5 NHL players thriving or stumbling after switching positions this season

Gene Principe catches up with Claude Giroux to talk about the Philadelphia Flyers picking up a last minute win against the Edmonton Oilers.

There’s one trait that’s always trotted out as a key component of any truly elite NHL star’s skill set: hockey IQ. That supreme understanding that allows the game’s best to supplement their technical skill with dazzling creativity that sets them a cut above the rest.

It’s that type of top-level on-ice intelligence that allows a player to transition seamlessly between positions. Shifting from the wing to centre ice, or vice versa, might not seem like a significant change, but that slight move brings a whole host of altered responsibilities in both ends of the rink.

A few of the NHL’s premier stars have undergone this position switch this season, leading to a quick resurgence from some and a prolonged period of adjustment from others. That being the case, let’s take a look at who’s thriving and who’s falling short:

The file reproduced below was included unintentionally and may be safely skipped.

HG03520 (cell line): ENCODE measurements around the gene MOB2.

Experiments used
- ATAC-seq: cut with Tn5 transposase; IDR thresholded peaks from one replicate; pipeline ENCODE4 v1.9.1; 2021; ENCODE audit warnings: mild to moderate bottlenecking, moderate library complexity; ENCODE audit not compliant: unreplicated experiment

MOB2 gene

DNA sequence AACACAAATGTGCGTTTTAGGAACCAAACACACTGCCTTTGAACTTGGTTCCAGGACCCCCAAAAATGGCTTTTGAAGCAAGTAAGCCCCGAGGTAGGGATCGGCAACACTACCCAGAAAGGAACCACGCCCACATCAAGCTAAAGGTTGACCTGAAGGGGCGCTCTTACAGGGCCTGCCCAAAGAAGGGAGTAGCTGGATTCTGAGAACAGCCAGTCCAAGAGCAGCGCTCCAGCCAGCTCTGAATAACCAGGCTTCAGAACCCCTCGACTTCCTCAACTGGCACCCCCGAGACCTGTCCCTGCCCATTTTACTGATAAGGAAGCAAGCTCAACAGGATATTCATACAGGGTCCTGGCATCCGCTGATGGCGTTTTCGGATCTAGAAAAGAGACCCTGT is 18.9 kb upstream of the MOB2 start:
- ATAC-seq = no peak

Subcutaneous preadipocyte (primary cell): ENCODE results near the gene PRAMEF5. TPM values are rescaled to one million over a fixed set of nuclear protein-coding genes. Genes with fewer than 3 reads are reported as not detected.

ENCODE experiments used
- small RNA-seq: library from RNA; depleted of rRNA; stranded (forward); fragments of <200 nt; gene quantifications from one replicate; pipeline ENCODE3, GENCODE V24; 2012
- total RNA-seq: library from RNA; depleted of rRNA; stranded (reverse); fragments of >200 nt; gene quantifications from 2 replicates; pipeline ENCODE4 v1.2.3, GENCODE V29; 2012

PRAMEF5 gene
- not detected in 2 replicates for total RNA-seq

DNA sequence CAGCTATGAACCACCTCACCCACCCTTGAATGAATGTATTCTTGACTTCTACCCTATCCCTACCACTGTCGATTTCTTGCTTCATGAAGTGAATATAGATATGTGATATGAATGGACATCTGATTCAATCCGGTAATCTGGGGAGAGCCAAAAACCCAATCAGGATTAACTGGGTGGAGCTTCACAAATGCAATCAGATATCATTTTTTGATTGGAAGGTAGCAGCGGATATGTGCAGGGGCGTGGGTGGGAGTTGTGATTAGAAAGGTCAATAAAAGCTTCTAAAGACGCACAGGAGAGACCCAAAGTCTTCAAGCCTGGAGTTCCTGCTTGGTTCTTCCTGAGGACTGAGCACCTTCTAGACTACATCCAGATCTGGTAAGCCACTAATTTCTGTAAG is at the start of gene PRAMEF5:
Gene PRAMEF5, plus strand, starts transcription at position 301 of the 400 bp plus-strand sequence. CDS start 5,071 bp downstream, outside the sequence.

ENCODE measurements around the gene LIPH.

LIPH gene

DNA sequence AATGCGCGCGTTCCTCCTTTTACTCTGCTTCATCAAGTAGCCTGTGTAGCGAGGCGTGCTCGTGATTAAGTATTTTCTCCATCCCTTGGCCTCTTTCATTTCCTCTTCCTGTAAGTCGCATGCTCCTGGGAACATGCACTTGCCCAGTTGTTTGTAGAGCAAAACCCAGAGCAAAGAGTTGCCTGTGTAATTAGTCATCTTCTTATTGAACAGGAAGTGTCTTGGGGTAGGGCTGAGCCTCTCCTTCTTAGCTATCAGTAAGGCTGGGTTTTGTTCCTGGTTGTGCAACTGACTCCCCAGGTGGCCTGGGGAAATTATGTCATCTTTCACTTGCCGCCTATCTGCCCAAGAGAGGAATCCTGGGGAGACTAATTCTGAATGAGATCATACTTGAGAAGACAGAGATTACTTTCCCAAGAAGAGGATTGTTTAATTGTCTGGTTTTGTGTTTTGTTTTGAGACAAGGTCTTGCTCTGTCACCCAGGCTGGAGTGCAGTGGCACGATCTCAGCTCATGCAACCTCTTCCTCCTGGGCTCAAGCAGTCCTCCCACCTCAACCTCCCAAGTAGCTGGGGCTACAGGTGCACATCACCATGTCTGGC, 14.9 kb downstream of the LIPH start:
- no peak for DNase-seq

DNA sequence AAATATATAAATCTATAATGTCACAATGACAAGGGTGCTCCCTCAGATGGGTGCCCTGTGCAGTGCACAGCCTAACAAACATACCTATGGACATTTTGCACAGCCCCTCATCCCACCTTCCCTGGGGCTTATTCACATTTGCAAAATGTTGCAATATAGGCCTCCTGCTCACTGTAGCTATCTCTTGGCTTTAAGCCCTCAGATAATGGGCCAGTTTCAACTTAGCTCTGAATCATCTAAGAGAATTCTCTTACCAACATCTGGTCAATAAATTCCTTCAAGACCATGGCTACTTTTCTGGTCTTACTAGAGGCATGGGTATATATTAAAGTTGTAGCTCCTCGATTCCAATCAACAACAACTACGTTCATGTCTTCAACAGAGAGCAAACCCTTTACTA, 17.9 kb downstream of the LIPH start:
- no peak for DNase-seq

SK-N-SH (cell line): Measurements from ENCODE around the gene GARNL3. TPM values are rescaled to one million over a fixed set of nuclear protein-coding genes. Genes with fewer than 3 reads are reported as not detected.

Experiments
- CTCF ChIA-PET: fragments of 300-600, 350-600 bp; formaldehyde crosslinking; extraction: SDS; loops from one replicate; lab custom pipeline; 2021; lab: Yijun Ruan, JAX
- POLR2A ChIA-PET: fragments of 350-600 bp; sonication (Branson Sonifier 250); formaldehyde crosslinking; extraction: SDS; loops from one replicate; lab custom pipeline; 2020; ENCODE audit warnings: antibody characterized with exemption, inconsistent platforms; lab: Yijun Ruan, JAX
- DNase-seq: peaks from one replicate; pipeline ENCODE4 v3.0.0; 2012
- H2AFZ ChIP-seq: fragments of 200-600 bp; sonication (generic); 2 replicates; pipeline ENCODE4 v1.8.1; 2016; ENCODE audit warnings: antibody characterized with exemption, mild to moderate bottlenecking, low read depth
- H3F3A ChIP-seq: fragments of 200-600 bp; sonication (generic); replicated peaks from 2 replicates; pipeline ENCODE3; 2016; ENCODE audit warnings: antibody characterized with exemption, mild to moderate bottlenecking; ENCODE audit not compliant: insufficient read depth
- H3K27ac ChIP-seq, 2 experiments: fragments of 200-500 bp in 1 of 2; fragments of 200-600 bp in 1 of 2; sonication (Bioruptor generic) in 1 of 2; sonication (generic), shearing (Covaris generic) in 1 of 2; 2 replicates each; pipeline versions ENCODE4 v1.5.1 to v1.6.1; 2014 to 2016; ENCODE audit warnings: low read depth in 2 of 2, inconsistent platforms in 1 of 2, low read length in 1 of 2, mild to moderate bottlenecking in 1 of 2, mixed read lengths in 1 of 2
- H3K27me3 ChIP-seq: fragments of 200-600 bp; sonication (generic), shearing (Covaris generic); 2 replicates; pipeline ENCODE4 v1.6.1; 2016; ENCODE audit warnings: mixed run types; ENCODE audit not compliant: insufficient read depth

1. Claude Giroux, Philadelphia Flyers

It’s not often you see a club’s captain, top-line centre, and face of the franchise shoved over to the wing, but that’s exactly what transpired in Philadelphia. However, head coach Dave Hakstol said his decision to move Giroux from centre ice to left wing was grounded in the potential for his captain to feed off of the extra space and get back to making high-end plays on the regular.

As it turns out, it was a brilliant move. Through 25 games, Giroux has been an absolute force for the orange and black, amassing 11 goals (just three shy of the total he posted all of last season) and 28 points through that span. That works out to a goals per game pace of 0.44, ranking as the highest of Giroux’s career and putting him on track for roughly 35 tallies by the year’s end. His points per game pace of 1.12 is his highest in half a decade, angling him towards a 90-point finish.